Feed costs for the dairy cattle herd represent 50 to 60% of the total cost associated with the production of milk. In addition, properly implemented dairy cattle nutrition programs can improve milk production, health, and reproductive performance of dairy cows for both the milking herd and dry cows. In this section, articles on various aspects of dairy cow nutrition and feeding and dairy feeding management are provided. Articles pertaining to acidosis and lameness in dairy cattle, feed additives, the use of by-products in dairy cattle diets, fats, water quality, protein nutrition, minerals and vitamins, feeding management, troubleshooting nutritional problems, and forage information for dairy diets are available below.
Nutrition Article Series
- Checklist for the Top 5 Priorities for Fall/Winter Dairy Feeding Programs
- Cow Nutrition and Crop Nutrient Management
- Managing Dairy Calves and Heifers During the Winter Months
- Excess Sulfur and Potassium can Cause Mineral Nutrition Problems with Dairy Cows
- Management Practices before Calving Help Prevent Fresh Dairy Cows from Becoming “Losers”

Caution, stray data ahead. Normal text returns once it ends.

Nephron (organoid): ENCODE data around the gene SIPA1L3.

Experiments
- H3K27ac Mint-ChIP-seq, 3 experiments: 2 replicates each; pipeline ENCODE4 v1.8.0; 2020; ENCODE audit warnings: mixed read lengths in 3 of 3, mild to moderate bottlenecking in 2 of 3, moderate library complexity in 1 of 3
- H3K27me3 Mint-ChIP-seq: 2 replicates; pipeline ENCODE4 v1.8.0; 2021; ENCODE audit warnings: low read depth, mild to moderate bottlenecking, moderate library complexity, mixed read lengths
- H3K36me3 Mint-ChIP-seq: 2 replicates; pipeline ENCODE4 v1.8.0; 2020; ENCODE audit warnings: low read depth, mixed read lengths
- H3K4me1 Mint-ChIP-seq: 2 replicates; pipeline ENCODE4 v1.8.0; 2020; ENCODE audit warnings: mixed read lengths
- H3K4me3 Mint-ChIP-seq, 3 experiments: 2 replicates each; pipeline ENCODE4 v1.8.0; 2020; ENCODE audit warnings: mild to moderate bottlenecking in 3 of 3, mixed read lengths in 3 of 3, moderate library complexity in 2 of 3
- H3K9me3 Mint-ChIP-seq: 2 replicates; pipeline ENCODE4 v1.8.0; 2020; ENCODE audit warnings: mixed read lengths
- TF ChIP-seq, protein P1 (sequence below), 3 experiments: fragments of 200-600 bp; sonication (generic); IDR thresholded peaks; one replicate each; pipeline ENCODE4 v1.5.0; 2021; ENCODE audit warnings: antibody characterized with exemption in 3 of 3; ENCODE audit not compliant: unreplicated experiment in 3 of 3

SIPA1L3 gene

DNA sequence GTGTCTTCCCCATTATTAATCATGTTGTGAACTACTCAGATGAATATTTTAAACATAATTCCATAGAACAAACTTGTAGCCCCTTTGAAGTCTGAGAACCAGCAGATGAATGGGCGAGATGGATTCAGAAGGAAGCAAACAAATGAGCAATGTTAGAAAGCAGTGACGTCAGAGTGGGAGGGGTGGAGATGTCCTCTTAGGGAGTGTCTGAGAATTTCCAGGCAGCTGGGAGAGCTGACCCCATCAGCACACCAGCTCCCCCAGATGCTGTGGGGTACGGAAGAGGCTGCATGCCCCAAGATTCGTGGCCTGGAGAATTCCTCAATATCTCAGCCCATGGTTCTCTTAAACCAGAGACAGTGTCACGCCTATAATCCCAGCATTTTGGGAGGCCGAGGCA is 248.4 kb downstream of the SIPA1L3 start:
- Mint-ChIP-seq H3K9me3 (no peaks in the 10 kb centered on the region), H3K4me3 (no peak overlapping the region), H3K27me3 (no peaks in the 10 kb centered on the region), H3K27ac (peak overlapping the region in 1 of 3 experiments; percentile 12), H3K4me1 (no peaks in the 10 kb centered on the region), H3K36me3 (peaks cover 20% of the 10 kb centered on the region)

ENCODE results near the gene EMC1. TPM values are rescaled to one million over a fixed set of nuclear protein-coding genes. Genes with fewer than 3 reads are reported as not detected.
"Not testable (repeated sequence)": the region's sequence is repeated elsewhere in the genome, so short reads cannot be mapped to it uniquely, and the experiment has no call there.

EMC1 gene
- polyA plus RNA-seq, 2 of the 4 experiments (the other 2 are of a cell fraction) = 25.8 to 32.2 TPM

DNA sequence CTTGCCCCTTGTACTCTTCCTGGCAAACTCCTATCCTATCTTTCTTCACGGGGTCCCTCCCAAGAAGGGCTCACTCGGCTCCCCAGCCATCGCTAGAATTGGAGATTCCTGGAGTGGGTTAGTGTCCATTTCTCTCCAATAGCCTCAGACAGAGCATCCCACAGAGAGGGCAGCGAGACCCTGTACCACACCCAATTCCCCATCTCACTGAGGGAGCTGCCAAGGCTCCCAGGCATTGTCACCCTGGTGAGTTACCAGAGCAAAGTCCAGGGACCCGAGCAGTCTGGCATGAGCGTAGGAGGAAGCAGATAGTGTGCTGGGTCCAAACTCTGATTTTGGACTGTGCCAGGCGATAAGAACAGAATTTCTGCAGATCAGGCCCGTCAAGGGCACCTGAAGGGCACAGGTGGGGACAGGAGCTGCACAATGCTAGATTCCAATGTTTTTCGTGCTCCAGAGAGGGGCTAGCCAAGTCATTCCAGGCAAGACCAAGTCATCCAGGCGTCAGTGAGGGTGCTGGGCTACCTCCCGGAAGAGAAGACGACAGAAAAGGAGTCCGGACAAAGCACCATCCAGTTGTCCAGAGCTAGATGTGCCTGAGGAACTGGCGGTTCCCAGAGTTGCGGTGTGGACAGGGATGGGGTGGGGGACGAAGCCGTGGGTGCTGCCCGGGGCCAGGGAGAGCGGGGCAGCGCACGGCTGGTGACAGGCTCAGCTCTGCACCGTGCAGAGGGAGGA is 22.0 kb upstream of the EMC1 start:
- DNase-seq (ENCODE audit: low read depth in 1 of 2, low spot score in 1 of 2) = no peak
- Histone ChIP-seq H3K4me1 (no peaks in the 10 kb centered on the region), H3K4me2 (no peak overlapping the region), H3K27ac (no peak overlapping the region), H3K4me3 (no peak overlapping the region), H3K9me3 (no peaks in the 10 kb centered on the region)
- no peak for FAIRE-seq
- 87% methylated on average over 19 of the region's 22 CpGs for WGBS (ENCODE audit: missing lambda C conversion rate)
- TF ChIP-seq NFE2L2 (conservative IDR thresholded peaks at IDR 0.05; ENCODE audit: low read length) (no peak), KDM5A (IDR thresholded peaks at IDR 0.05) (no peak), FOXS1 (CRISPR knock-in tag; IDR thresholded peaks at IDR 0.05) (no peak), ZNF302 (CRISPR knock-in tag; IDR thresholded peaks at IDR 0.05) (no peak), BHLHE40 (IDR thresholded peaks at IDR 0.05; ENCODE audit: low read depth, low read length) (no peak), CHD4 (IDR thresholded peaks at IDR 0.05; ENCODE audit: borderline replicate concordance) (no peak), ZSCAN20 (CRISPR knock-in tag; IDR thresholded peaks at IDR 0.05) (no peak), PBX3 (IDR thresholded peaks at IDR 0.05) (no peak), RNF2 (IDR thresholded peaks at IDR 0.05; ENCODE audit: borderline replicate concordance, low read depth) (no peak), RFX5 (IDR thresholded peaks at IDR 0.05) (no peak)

- Checklist for Nutritional Aspects for Improving Reproductive Efficiency
- Real World Vitamin Recommendations
- Dairy Feeding and Management Considerations during Heat Stress
- Managing a Grazing System for a Milking Dairy Herd
- Using Milk Urea Nitrogen to Improve Nitrogen Efficiency and Reduce Environmental Impact of Dairy Cows
- Sugar in Diets for Lactating Dairy Cows
- Proper Use of Forage Composition Data for Formulating Diets for Dairy Cows
- Management of Fresh Dairy Cows Critical for a Dairy's Profitability
- Processing Cereal Grains Fed to Dairy Cattle
- Precision Feeding Dairy Heifers
- Setting Nutrient Specifications for Formulating Diets for Groups of Lactating Dairy Cows
- Subclinical Hypocalcemia, or Milk Fever, in Dairy Cows — Why all the Fuss?
- Minimizing the Risk for Ketosis in Dairy Herds
- Issues Related to Subacute Rumen Acidosis in the Dairy Cow
- Forage Evaluation: Wading Through a Sea of Numbers
- What are Your Dairy Cows Telling You about Their Nutrition Program?
- Displaced Abomasum – Avoiding the Need for a Tummy Tuck in Dairy Cows
- Managing Labor Responsible for Feeding the Lactating Dairy Herd
Managing Feed Costs
Acidosis and Laminitis
Dry and Transition Cows
Minerals and Vitamins
Subject Area Leader
Maurice Eastridge is the leader of the Dairy Nutrition subject area. If you have submissions or comments, you can contact him via email at email@example.com.